Caring behaviours for couples

Caring behaviours: instructions for couples

Relationships don’t take care of themselves. They need time, care and attention. This exercise is designed to help you both do some simple relationship maintenance by increasing the number of positive interactions between you to improve the way that you feel about each other on a day-to-day basis. The exercise is in three parts that we will carry out over the next few sessions. The work will involve both of you doing things at home, and then discussing these activities in counselling.

Part 1

Between now and our next session I would like each of you to come up with 10 things that would increase the day-to-day happiness of your partner. Make the actions you choose simple, low cost (in time and money) and meaningful to your partner. Your list could consist of a mixture of things that you already do that you think it would help to do more often, things you used to do that it would be nice to start doing again, or entirely new ideas. Try to be specific, so that your partner can easily identify the actions when they are performed. Do not attempt to put any items on your list into action before we meet again.

Do not discuss your lists before the next session but do bring them with you.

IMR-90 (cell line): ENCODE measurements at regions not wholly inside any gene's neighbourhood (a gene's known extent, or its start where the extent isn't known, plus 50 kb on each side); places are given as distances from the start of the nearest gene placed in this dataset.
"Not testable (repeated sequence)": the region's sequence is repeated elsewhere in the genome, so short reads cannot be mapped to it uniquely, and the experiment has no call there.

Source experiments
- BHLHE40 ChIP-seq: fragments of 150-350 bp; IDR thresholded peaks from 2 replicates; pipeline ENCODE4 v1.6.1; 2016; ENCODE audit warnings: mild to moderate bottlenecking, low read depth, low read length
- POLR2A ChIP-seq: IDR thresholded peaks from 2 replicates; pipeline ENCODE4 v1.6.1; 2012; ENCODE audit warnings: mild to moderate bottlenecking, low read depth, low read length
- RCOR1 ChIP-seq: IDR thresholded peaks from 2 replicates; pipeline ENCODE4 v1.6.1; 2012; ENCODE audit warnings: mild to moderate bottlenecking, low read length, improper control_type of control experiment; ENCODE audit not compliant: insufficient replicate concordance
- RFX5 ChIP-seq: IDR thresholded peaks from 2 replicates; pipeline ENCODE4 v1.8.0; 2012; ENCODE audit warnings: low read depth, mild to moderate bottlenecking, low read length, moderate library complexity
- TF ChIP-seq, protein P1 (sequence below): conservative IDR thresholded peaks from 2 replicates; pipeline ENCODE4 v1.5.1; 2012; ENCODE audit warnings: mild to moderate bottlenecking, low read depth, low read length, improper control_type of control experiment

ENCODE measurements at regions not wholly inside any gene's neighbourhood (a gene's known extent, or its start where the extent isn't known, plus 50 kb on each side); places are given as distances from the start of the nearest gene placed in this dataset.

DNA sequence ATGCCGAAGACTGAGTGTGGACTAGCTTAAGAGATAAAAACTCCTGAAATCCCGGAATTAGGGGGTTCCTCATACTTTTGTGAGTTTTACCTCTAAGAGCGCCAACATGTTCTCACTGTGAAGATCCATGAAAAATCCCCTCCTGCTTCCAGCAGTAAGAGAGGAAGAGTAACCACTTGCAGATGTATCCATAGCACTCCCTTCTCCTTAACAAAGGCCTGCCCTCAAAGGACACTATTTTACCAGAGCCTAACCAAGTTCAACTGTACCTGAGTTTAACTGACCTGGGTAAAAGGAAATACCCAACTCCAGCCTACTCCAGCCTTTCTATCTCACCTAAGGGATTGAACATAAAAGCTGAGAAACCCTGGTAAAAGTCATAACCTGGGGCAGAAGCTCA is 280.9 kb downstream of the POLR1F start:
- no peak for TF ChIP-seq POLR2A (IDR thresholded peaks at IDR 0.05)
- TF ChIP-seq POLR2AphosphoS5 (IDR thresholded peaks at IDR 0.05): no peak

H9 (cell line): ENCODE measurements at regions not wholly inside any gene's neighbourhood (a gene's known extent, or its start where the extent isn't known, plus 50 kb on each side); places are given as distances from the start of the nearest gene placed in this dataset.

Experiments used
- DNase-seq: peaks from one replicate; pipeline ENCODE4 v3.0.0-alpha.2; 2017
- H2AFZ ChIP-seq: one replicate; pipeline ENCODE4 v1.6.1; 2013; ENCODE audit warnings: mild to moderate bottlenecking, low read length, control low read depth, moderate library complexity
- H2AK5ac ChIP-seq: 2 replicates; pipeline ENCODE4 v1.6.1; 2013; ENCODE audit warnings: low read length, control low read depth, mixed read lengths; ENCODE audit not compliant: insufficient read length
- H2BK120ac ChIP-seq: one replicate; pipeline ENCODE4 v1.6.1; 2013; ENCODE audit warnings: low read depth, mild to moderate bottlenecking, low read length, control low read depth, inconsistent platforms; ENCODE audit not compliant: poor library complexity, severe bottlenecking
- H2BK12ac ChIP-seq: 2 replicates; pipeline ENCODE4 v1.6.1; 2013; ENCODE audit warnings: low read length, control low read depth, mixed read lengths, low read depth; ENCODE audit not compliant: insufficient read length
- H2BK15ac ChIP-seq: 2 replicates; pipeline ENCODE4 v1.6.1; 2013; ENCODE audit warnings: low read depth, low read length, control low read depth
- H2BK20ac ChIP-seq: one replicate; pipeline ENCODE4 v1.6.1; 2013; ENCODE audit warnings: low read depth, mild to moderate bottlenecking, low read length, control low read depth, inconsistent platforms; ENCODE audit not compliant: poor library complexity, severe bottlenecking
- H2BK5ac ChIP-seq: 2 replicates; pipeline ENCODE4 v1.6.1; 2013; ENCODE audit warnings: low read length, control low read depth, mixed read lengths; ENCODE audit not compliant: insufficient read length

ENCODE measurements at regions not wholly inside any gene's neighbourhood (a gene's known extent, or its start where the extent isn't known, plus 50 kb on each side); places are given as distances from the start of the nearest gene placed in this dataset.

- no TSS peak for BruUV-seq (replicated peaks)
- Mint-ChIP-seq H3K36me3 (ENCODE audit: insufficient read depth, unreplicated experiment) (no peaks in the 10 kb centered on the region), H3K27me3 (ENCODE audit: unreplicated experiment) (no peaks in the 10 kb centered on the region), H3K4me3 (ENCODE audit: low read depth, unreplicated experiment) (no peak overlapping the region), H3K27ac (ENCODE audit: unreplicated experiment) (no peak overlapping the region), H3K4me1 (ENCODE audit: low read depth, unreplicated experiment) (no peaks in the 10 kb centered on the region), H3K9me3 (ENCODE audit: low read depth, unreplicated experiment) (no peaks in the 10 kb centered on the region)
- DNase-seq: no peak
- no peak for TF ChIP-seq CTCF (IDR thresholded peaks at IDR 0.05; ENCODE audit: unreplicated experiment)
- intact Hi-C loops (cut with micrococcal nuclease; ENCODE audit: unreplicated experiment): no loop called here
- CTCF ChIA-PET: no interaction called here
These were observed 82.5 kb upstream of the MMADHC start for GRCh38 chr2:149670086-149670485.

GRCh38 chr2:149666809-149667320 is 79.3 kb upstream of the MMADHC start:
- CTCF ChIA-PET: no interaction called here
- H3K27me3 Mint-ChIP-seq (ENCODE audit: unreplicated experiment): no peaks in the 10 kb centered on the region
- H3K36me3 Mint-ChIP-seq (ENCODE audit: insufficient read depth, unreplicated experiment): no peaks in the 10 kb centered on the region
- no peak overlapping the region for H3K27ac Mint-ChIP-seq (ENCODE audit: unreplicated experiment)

Part 2

At the next session I will talk through your list with each of you in turn. This is to clarify each item and to make sure that the tasks you have chosen are specific, acceptable and manageable. Whilst I am going through your partner’s list with them I would ask you please to remain silent and not show any signs of how you feel about any of the proposed caring behaviours. This exercise is designed to give each of you a chance to think about what you could do for each other. We don’t expect to get everything right straight away so it’s best not to pour cold water on an idea before it’s had a chance to succeed.

After going through your lists I would like each of you to choose one or more items to carry out. You are under no obligation to pick any particular item, but don’t pick an item that will be too difficult for you to do at this stage.

  • Don’t tell the other person what you have chosen.
  • Carry out the item and observe your partner’s reaction to these changes in your behaviour.
  • Bring your lists back to the next session and we will discuss how things went.

Part 3

In the next session I will ask you both to discuss how the exercise went. Specifically I would like us to find out:

  1. Which items did you attempt?
  2. Which ones did your partner notice?
  3. Which ones left you feeling more cared about or connected?
  4. How costly it was for you to carry out your caring behaviours?

Next I will ask each of you to comment on other’s list, and to say whether each of the attempted tasks was:

  • A “keeper”
  • Minor, but still pleasing
  • Off the mark

Finally I will ask each of you to suggest items for the other to add to their list. Each of you adds the extra items but is not under any obligation to perform any particular one. This information should help you decide which caring behaviours to choose over the next few weeks. I will then ask you to try the exercise again taking into account this new information. At the next session we will again check how much this has helped you both feel more cared about and connected.


Jacobson, N. S., & Christensen, A. (1996). Integrative couple therapy: Promoting acceptance and change. WW Norton & Co.

© Andrew Grimmer, 2014